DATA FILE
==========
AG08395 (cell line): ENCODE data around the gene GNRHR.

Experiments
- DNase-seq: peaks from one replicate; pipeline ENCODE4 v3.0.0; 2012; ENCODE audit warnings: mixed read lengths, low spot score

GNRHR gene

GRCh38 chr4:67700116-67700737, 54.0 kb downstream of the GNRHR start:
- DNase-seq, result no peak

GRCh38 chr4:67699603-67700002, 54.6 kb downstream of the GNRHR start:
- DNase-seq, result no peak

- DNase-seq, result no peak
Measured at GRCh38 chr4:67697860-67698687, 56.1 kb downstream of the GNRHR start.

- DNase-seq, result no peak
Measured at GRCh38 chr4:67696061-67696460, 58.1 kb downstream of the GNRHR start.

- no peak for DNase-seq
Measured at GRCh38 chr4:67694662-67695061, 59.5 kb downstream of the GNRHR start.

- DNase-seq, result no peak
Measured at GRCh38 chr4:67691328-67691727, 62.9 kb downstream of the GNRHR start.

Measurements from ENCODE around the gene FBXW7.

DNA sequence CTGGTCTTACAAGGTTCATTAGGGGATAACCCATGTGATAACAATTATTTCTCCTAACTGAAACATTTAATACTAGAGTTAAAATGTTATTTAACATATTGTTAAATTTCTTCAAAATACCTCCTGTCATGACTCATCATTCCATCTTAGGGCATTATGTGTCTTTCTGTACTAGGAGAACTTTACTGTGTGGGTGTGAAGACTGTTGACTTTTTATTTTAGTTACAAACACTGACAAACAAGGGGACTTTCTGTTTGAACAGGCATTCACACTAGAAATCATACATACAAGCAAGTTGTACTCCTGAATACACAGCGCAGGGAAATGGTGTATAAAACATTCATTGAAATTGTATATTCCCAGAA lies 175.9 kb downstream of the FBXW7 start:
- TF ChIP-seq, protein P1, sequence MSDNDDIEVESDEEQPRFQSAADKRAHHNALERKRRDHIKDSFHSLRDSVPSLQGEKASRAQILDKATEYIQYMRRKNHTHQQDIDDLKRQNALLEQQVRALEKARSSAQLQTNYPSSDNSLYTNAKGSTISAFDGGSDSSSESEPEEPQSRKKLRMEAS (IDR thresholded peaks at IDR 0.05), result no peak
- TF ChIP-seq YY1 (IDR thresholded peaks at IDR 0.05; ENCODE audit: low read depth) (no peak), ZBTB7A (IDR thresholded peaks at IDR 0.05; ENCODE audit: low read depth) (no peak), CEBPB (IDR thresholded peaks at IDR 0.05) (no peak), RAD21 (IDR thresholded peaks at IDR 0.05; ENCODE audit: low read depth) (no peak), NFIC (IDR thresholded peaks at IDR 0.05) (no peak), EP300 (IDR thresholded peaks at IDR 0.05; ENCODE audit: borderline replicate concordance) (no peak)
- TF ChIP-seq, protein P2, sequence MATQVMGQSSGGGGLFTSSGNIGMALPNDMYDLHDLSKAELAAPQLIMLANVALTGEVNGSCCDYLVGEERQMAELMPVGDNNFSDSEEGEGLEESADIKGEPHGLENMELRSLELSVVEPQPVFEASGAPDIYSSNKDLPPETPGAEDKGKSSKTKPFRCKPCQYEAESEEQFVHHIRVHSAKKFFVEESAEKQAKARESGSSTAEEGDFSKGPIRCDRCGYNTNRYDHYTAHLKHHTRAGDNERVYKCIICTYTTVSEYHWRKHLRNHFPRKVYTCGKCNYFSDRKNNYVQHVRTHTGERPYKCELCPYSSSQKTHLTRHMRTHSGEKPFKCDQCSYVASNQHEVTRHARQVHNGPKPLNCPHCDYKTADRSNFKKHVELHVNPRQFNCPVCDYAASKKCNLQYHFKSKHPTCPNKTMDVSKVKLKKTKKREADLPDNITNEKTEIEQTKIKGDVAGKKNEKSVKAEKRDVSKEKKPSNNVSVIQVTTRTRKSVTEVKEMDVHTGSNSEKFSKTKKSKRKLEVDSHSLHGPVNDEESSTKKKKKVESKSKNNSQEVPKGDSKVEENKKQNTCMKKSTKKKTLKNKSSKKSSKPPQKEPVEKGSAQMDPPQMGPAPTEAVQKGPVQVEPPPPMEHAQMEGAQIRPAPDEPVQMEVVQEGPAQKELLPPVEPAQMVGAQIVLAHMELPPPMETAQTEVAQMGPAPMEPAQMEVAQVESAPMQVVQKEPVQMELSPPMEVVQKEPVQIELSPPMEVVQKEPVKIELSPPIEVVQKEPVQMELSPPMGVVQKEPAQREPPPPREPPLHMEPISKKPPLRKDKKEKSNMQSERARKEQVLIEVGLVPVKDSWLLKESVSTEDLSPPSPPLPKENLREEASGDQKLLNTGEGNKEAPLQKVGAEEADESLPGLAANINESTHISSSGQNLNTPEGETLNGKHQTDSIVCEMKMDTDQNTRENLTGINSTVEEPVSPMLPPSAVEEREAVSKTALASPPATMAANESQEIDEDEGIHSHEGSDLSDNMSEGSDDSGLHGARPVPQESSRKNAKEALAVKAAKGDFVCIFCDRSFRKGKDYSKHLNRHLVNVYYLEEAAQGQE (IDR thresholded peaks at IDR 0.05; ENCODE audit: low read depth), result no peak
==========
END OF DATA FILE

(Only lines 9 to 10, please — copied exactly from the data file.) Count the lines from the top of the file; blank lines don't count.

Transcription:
- DNase-seq, result no peak
Measured at GRCh38 chr4:67697860-67698687, 56.1 kb downstream of the GNRHR start.